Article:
Juneteenth Festival Blends History, Cultural Heritage
Although Stephen and Mika Williamson admitted to learning about Juneteenth only recently, the Agoura couple attended Saturday’s celebration at Hansen Dam Park in Lake View Terrace to begin the cultural education of their two young children.
“I want to try to teach my kids more African American history than my parents did to me,” said Stephen Williamson, holding his 18-month-old daughter, Stephanie.
His 2-year-old son, Tyler, giggled and tumbled between his mother’s legs.
“It wasn’t that my parents had any ill will, but they just did not know,” Williamson said. “But I think, as our generation gets older and more aware, the truth is coming out more and more.”
The Williamsons were among about 100 Juneteenth Festival supporters who traveled from as far as Ontario and Long Beach to listen to soul, jazz and gospel music, browse the booths of African jewelry and clothing, and eat shaved ice, barbecued chicken and other foods.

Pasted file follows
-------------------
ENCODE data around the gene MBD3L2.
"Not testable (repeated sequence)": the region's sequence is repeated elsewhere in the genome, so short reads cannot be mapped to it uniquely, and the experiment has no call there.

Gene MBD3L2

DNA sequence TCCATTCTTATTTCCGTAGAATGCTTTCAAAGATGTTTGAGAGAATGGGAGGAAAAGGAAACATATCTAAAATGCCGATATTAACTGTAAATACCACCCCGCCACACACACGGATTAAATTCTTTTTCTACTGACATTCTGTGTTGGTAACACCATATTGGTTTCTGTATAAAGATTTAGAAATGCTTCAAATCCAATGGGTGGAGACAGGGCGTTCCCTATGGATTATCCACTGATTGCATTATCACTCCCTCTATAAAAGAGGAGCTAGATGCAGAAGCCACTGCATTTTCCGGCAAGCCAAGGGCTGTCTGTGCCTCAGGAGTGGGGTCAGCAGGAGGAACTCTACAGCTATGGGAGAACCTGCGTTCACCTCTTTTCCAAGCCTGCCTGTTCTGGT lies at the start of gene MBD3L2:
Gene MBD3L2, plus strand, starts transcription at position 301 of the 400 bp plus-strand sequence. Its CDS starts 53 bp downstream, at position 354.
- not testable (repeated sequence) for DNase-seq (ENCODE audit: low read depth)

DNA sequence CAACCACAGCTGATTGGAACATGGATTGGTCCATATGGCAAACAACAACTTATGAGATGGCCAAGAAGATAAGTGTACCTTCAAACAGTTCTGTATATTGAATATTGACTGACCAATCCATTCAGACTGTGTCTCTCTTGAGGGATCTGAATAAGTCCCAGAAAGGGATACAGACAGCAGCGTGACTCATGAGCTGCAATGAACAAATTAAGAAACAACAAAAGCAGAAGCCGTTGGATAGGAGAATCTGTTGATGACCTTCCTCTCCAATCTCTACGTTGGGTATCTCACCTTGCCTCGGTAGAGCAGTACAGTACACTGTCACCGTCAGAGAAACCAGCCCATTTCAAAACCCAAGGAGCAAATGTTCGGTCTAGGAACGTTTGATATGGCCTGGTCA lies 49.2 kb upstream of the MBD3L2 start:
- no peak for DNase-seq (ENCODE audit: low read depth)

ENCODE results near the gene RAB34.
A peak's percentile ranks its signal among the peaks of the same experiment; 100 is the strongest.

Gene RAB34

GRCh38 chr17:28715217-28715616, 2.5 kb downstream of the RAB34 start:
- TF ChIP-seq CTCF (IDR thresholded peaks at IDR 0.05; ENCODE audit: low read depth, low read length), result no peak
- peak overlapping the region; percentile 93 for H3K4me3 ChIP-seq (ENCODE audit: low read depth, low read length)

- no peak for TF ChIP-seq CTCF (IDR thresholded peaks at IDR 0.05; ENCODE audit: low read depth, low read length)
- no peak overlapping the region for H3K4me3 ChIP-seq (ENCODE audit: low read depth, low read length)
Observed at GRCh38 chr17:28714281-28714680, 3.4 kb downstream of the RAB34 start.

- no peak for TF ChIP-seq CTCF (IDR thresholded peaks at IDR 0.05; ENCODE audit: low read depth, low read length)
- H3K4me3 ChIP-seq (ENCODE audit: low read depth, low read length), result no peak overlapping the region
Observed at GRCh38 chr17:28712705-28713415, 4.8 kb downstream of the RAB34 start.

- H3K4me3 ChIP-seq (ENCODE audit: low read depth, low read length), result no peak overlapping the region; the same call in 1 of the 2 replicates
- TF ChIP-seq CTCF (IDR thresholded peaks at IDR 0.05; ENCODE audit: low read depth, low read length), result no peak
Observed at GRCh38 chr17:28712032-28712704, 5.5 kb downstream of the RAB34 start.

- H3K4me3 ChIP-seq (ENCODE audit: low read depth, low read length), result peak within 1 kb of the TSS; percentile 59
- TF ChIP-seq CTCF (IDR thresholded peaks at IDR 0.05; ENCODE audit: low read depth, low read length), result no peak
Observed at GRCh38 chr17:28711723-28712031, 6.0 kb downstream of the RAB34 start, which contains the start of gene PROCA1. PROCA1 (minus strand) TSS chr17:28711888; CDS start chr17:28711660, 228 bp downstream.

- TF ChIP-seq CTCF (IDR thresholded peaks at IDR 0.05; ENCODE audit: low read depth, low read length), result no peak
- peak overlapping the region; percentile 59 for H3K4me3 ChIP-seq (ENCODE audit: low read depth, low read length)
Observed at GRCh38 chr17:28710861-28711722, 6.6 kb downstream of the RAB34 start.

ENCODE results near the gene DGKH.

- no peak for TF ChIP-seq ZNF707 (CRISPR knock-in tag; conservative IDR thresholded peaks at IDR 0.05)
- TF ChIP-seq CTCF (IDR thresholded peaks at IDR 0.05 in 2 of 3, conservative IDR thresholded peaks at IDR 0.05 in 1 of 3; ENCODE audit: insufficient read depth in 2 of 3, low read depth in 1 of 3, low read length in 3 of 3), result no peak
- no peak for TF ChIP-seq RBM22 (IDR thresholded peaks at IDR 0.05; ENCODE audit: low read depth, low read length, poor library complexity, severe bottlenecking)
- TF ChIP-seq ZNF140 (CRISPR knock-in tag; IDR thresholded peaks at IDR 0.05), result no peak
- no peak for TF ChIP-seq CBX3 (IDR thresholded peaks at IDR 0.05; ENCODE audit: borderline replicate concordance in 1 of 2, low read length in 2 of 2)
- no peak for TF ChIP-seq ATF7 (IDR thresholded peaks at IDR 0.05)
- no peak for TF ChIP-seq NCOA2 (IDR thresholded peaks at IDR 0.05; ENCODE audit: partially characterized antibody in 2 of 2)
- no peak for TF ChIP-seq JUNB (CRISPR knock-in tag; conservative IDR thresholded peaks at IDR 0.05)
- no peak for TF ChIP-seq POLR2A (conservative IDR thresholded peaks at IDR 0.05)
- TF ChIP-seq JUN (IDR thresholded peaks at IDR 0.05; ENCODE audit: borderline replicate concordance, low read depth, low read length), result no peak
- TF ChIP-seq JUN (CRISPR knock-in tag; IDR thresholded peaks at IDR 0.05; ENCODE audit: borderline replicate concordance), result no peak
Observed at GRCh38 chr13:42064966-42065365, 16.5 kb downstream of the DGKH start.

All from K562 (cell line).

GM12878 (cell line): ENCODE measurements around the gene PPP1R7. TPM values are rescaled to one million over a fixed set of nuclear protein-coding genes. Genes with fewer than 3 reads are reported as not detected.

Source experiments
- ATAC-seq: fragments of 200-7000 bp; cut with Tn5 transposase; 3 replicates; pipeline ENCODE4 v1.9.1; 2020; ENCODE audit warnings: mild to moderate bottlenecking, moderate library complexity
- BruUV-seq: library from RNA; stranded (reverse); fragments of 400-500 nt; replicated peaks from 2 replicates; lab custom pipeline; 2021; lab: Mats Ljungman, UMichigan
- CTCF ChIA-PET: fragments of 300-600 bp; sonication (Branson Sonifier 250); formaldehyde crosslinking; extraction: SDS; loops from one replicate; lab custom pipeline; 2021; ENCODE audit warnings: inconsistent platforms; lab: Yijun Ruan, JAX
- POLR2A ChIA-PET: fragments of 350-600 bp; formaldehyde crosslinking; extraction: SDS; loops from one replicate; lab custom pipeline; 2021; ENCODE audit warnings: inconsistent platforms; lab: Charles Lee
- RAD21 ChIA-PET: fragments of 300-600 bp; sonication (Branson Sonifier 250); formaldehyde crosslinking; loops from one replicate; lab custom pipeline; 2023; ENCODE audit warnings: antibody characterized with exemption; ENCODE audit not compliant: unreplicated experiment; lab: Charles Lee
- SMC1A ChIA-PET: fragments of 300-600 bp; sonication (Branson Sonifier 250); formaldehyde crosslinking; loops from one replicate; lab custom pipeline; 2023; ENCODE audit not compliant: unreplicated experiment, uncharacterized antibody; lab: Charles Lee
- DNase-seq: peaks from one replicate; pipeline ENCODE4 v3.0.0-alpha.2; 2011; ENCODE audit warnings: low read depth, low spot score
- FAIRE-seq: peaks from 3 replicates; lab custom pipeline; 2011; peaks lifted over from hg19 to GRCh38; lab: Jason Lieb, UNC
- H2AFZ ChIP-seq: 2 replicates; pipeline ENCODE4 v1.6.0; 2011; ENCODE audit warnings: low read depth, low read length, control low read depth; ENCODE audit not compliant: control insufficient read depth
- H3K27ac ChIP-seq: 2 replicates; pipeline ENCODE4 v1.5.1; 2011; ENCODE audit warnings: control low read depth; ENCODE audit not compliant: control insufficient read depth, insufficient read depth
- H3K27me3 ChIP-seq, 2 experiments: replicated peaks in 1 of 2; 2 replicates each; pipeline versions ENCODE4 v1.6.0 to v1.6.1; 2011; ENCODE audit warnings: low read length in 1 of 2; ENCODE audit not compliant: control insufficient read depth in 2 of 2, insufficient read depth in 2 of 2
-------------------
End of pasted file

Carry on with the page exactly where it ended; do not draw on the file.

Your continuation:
The holiday commemorates a little-known twist in American history. Although President Lincoln issued the Emancipation Proclamation on Jan. 1, 1863, freedom did not come to all slaves until more than two years later. The news reached Galveston, Texas, on June 19, 1865, when Union soldiers led by Maj. Gen. Gordon Granger proclaimed sovereignty of the United States over Texas and the freedom of all slaves.
The reasons for the delay are uncertain. Some myths say a messenger was killed on his way to Texas; others say that the news was deliberately withheld by slave masters to maintain the labor force on plantations. Still others contend that federal troops waited for the harvest of another cotton crop before going to Texas to enforce the proclamation.
Freedom festivities have been organized around the country ever since. Juneteenth became an official holiday in Texas in 1980.
“I came to pay tribute to the slaves,” said Darcelle Herring from Long Beach. “And I love to see the beauty in my people.”